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Not so Hotshot anymore: why Purefoods is in a slump

MANILA, Philippines - The script for the Purefoods Star Hotshots this 2015 PBA Commissioner’s Cup quickly switched from “They’re back!” (from their disappointing Philippine Cup performance) to “What the hell happened?” 

The team went undefeated in their first four games, a stretch in which they were destroying opponents by 17.5 points per contest and looked like favorites to repeat as champs of the second conference.  

Their first loss to Rain or Shine, 78-71, was shooed away by pundits as a slight bump in the road against a championship contender that even head coach Tim Cone called their “contrapelos (rivals).” 

But that was quickly followed by an uncharacteristic 11-point defeat at the hands of KIA Carnival, and then a second straight Manila Classico loss to Ginebra, 96-87. Suddenly, Purefoods is 4-3 and garnering one of eight playoff seeds no longer looks as assured as it did a week ago. 

What changed? The obvious difference many will be quick to point out is the replacing of imports. The Hotshots were deadly with Marqus Blakely, leading a fast-paced offense and patrolling the defense. But he was originally their choice for the Governors’ Cup, and played in this conference only as a temporary solution while the team awaited the arrival of their Commissioner’s Cup choice.

That choice was Daniel Orton, a former Kentucky Wildcat whose NBA career quickly hit bottom following failed stints with the Orlando Magic and Oklahoma City Thunder. His debut was acceptable, seeing as Purefoods obliterated NLEX 87-62, while he put up 16 points, 12 rebounds, and 3 blocks and committed just 3 fouls. 

His statline in the loss to ROS - 23 points, 23 rebounds, 7 blocks - shows that he was a monster, but his battle with foul trouble and unfamiliarity with the team’s systems were bigger factors that determined the outcome of the matchup. Nonetheless, many expected him to bounce back strong.

But then came the defeat vs. KIA, where Orton couldn’t keep from fouling again and was dominated by PJ Ramos. After the match, he out-stinked his performance on the court (18 minutes, 6 points, 6 rebounds, 6 fouls) by stating detrimental comments against Manny Pacquiao and PBA officials. “It’s a joke,” he said.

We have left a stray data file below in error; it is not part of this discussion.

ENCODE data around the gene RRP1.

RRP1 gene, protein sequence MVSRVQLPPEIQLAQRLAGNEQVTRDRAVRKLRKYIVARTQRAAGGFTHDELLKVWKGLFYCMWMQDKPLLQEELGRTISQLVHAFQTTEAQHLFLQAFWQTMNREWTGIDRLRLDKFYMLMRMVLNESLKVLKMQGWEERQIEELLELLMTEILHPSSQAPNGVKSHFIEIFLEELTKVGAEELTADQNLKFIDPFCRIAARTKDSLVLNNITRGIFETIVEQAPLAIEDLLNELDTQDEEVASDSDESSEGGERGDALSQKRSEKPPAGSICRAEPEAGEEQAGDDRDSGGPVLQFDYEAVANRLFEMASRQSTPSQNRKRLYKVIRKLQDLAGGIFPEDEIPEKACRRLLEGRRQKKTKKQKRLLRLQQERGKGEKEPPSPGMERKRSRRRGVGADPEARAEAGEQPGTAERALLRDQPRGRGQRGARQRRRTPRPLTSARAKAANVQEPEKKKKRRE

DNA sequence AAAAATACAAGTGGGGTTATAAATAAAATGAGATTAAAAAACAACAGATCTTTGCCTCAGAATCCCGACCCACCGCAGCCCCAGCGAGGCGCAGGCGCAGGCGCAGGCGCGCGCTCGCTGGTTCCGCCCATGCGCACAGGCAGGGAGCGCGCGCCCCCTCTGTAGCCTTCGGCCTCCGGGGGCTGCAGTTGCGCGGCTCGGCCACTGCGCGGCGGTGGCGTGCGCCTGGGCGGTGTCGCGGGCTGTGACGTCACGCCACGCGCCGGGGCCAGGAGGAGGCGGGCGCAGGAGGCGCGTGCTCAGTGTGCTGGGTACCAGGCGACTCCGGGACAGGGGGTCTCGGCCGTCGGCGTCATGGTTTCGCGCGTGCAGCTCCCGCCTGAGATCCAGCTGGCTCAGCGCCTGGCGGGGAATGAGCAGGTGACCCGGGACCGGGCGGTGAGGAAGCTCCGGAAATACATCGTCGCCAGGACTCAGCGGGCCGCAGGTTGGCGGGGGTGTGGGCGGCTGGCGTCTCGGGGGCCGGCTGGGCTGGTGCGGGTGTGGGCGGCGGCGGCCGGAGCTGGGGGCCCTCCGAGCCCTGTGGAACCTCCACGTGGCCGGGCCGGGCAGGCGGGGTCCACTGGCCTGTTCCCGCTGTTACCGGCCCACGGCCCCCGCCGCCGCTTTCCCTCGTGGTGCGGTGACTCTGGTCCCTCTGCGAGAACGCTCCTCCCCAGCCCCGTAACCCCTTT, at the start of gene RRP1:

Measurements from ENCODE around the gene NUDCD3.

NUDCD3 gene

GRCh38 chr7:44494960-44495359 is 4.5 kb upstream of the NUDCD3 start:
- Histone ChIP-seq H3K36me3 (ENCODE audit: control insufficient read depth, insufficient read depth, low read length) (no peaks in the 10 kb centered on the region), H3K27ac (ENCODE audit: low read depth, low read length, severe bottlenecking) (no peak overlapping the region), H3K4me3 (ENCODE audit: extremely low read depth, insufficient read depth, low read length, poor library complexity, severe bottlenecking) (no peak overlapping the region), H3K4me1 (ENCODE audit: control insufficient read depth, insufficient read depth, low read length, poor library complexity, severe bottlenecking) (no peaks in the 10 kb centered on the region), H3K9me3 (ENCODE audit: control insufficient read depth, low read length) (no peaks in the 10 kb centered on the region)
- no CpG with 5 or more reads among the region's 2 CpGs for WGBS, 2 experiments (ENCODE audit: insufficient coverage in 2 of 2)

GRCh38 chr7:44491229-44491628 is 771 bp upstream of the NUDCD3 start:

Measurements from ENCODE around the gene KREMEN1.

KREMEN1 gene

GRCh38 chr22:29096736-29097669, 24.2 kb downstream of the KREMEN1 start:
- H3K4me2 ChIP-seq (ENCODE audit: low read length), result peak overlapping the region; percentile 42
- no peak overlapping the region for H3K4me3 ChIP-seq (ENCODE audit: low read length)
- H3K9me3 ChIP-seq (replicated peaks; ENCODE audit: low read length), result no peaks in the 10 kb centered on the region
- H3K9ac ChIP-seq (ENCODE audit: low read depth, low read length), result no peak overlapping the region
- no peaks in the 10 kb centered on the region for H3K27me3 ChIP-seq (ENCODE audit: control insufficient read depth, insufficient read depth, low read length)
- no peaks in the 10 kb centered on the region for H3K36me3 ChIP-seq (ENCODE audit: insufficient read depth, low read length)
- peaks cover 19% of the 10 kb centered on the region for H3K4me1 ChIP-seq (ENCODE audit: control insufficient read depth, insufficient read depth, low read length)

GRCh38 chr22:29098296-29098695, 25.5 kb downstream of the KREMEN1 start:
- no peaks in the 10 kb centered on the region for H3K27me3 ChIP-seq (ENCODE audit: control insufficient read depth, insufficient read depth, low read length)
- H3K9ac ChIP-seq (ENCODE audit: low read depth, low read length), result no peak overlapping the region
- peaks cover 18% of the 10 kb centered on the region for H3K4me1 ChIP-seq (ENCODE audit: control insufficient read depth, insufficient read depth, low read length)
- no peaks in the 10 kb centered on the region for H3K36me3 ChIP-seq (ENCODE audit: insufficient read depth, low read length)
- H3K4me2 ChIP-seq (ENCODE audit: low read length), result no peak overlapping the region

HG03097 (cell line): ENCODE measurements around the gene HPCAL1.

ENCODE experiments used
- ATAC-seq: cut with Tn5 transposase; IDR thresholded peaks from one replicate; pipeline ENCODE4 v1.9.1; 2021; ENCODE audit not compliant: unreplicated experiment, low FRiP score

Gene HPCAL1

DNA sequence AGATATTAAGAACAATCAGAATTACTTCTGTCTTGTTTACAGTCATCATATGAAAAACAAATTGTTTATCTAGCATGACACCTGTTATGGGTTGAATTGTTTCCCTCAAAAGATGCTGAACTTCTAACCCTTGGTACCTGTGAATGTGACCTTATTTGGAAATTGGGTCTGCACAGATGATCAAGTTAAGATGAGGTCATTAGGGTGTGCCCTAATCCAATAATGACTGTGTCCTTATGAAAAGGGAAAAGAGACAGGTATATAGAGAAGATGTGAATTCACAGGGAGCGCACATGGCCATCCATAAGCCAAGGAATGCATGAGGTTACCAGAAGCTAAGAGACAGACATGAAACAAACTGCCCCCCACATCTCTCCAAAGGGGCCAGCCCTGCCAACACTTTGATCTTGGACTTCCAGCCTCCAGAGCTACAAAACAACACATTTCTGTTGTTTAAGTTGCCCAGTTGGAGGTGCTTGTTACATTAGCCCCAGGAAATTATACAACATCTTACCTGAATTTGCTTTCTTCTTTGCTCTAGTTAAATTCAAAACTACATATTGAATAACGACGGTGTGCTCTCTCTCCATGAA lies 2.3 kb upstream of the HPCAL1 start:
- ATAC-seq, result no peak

While Orton’s statements on the eight-division champion boxer holds merit, his performance this conference was a “joke” as well, and he admitted it himself by saying “I’ll come back harder and stronger.”  

But he never had the chance to do so. Purefoods replaced him following the loss to the Carnival and brought back another familiar friend in Denzel Bowles, who was coveted by other teams this conference, according to multiple sources. 

Bowles couldn’t play for another PBA squad because the Hotshots held on to his rights as a back-up plan even while playing Orton, and it turned out to be a smart decision. The big man led Purefoods (then called B-Meg) to the 2012 Commissioner’s Cup title and he still looks lethal as indicated by his performance vs. Ginebra on Sunday, February 22, putting up 31 points and 6 rebounds.

Purefoods has also dealt with injuries this conference. PJ Simon (back) has played only three games and just as he got healthy, the team lost James Yap (knee), who wasn’t in action in the defeats to KIA and Ginebra. Ask any coach and he will tell you altering rotations on a game-by-game basis can be very harmful. 

Another reason for Purefoods’ current slump could also be the tougher opponents. Their four game winning streak came against teams (GlobalPort, Alaska, Blackwater, NLEX) with a combined 8-15 record. The three teams they lost to are a combined 9-9.  

Maybe losing Yap (8.6 PPG) was more damaging than expected, or maybe the strength of their schedule has finally caught up to them. But whatever it is, the statistics show that the Hotshots’ play on both sides of the ball has definitely subsided as of late. 


Purefoods’ defense has hit a roadblock since the start of their three-game losing streak. They were allowing opponents to put up just 76.5 PPG in their wins, but against ROS, KIA, and Ginebra, the Hotshots allowed 89.7 PPG. 

In those wins, Purefoods’ counterparts shot the ball just 39.8% from the field and 30.4% from deep. In the losses, the opposition made 41.4% of their shots and hit 32.3% from downtown. The disparity isn’t wide, which shows the Hotshots have still forced adversaries to take tough shots when they get to set up their half-court defense. 

But Purefoods is fouling more in those situations nowadays, and it’s correlating to the added Ls in their win-loss clip. In their four-game winning streak, the Hotshots’ opponents trooped to the free throw line just 18.3 times a game. Against ROS, KIA, and Ginebra, they allowed 22 trips to the charity stripe per contest.